'Death Note' Director Defends Against Whitewashing Claims

"There is no conspiracy to remove Japanese culture from Death Note."


Ever since it was announced, Netflix’s live-action film adaptation Death Note has been consistently taking heat for casting white and black actors in principal roles instead of Japanese ones, and for changing the story’s location from Tokyo to Seattle. Director Adam Wingard, who has a fantastic track record for original horror (but who made the stupendously bad Blair Witch remake) appears to be frustrated with the idea that he’s “whitewashed” a Japanese franchise.

First, Wingard replied playfully to the film’s promotional Twitter account, @Ryuk, when it asked him how the movie was progressing. After several people replied, demanding an answer to the whitewashing accusation, Wingard turned his attention to the critics. One Twitter user pointed out that he had only responded in the past to poorly worded criticisms, making it look like those concerned with whitewashing are, well, dumb. To that point, Wingard said:

In this series of tweets, he began defending against the whitewashing claim by saying that no one criticizing the film had actually seen it. However, this defense might bring to mind the similar one raised by the Ghost in the Shell team, who promised the story was more than it seemed. As it turned out, whitewashing in Ghost in the Shell was even worse than casting a white woman in a role previously written for a Japanese woman; Scarlett Johansson played a white-coded bot in which the soul of a Japanese woman survived. The “reveal” horrified those concerned with whitewashing.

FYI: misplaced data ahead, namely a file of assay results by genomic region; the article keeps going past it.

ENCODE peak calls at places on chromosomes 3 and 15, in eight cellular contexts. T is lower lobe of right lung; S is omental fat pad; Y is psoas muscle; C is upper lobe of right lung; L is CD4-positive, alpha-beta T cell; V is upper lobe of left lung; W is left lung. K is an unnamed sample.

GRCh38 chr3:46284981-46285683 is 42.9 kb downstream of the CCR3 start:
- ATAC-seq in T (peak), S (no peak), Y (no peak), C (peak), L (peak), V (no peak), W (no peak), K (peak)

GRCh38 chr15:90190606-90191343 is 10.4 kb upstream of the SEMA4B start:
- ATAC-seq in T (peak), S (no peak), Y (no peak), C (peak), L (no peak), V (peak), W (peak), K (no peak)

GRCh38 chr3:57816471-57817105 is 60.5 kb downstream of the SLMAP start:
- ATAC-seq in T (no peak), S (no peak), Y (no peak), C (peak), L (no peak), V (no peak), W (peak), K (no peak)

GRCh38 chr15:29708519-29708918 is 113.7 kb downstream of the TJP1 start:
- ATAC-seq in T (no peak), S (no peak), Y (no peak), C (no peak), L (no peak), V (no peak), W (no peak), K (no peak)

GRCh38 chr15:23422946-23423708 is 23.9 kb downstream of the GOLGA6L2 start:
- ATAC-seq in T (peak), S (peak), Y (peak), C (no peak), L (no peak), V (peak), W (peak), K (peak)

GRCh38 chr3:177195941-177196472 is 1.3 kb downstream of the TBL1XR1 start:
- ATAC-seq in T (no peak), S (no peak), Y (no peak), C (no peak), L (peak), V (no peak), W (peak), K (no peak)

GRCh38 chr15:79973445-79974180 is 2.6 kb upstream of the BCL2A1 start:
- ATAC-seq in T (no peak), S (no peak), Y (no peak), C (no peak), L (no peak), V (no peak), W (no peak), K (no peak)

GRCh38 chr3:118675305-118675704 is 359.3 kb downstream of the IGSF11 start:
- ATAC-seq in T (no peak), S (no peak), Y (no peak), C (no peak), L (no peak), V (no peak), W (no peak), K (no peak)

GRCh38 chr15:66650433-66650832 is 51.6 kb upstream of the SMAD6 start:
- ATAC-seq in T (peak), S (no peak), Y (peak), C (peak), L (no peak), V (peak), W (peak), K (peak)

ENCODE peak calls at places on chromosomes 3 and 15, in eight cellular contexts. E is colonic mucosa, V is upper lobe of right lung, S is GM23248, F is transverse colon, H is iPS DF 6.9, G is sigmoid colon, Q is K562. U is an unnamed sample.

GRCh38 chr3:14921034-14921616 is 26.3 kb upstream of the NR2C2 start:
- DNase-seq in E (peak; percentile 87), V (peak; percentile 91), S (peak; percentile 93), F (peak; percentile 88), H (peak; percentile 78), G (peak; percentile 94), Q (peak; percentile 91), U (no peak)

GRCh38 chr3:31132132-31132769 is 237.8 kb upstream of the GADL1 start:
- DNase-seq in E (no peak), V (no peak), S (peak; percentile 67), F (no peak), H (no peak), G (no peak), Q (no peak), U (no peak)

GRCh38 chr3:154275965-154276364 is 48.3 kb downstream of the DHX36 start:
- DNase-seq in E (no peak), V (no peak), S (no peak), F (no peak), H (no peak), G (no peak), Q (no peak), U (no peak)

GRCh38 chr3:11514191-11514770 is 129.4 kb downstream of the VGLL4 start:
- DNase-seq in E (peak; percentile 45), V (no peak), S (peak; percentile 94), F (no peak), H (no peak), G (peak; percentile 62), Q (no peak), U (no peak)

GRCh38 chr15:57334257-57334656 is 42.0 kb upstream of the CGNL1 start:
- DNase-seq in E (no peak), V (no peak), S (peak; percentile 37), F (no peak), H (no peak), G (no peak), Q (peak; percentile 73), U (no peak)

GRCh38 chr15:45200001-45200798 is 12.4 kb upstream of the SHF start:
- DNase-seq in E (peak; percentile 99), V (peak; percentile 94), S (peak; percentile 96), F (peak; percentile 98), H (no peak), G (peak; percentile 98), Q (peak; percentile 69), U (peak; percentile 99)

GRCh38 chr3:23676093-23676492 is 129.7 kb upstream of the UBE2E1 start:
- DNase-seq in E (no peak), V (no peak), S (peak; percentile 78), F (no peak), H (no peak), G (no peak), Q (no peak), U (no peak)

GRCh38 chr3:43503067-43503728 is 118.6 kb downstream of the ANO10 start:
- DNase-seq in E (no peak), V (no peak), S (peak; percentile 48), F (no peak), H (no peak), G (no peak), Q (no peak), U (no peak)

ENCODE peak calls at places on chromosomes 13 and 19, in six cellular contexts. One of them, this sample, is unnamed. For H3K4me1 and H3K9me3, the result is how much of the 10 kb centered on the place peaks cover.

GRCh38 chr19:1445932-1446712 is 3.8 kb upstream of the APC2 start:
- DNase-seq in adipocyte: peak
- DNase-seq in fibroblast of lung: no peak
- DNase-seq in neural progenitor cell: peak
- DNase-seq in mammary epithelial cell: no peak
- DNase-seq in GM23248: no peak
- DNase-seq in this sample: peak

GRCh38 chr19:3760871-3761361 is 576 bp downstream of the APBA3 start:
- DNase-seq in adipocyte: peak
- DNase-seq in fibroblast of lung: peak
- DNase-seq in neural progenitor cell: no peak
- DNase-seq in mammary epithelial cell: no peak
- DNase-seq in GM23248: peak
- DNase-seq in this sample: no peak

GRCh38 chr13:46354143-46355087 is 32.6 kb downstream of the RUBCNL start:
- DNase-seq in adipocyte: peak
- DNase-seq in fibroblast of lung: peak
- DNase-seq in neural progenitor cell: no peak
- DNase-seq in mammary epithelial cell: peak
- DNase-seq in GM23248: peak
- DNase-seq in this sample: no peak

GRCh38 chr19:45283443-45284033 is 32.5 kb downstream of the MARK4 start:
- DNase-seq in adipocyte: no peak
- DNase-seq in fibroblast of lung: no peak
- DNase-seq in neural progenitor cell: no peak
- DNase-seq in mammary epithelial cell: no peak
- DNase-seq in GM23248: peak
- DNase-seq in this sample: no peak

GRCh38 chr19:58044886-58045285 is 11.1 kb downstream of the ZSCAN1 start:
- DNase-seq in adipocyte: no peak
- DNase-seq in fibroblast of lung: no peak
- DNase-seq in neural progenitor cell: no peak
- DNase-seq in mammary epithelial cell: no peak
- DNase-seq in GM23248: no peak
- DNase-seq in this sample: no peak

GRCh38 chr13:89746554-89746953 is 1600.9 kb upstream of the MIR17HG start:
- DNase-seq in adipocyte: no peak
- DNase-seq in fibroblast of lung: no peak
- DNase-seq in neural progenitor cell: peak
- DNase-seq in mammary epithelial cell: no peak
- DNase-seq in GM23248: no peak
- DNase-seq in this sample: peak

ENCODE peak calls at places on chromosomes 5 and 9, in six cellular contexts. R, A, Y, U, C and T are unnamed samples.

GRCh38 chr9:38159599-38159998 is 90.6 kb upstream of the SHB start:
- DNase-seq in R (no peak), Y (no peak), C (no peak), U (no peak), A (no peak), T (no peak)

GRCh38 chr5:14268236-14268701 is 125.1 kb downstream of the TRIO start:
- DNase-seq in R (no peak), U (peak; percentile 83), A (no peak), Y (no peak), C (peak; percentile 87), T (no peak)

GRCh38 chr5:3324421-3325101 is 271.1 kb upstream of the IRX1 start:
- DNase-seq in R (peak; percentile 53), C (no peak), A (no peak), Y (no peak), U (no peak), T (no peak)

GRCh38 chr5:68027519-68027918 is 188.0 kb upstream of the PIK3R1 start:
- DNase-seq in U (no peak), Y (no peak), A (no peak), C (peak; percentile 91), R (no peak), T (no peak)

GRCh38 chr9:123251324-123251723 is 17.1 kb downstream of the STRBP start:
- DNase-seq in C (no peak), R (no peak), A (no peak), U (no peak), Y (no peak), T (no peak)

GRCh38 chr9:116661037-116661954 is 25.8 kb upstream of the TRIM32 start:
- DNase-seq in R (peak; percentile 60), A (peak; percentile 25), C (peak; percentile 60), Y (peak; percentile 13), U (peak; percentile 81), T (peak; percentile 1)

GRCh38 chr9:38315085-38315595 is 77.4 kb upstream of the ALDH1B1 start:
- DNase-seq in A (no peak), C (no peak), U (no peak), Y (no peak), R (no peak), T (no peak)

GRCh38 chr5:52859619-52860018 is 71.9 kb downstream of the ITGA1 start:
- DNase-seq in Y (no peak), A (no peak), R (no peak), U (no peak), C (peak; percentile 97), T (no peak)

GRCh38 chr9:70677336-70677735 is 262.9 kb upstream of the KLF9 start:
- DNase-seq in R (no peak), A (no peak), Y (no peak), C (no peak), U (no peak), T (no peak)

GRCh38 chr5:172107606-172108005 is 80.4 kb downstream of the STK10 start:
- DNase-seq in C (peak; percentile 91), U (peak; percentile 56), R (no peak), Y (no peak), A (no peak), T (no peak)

Masi Oka, whom many fans know from Heroes, serves as a producer on Netflix’s Death Note. When confronted with accusations of whitewashing, Oka brought up Ghost in the Shell, too, though he argued that because Ghost in the Shell didn’t have a Japanese live-action film before it was adapted in America, the situation was trickier. Death Note, on the other hand, has five Japanese live-action films.

To Wingard’s point — “none of you have seen the movie” — a Twitter user replied:

In response, Wingard said, “There is no conspiracy to remove Japanese culture from Death Note. Its a fresh version of the story set in Seattle. Also see The Departed.” The Departed, of course, was a critically celebrated 2006 film which adapted Hong Kong’s Internal Affairs to Irish-American Boston. He added two more points:

This argument isn’t used as often in whitewashing controversies; Wingard side-steps the accusation that his film takes away valuable roles from Japanese actors in a large franchise and gives them to white and black actors. He says that because the film is about America rather than Japan, the way The Departed told a story with similar themes and plot devices based in Boston rather than Hong Kong, Death Note isn’t harmful. However, most people concerned with whitewashing aren’t worried about the film being “original” — the concern here is Hollywood and Netflix’s assumption that viewers won’t turn out to watch stories about Asian American people. It’s a movement much larger than Wingard’s work, and his non-Japanese Death Note feels ill-timed because of the rising concerns of Asian American actors.

A couple of Twitter users also accused Wingard of glorifying gore and violence in his new film, which, admittedly, isn’t a concern of many Death Note fans. In response to complaints that the story is too dark — seriously, are people actually asking whether his horror film is glorifying gore? — Wingard assured fans that all violence serves the story. He also added that Death Note wouldn’t be a “watered down Dragonball pg cheese fest,” reminding us all that we still haven’t gotten a great live-action version of Dragon Ball Z.

God forbid we ever do; can you imagine the studio’s casting process?

See also: Japanese Fans Are Confused by the Whitewashing Controversy, Too

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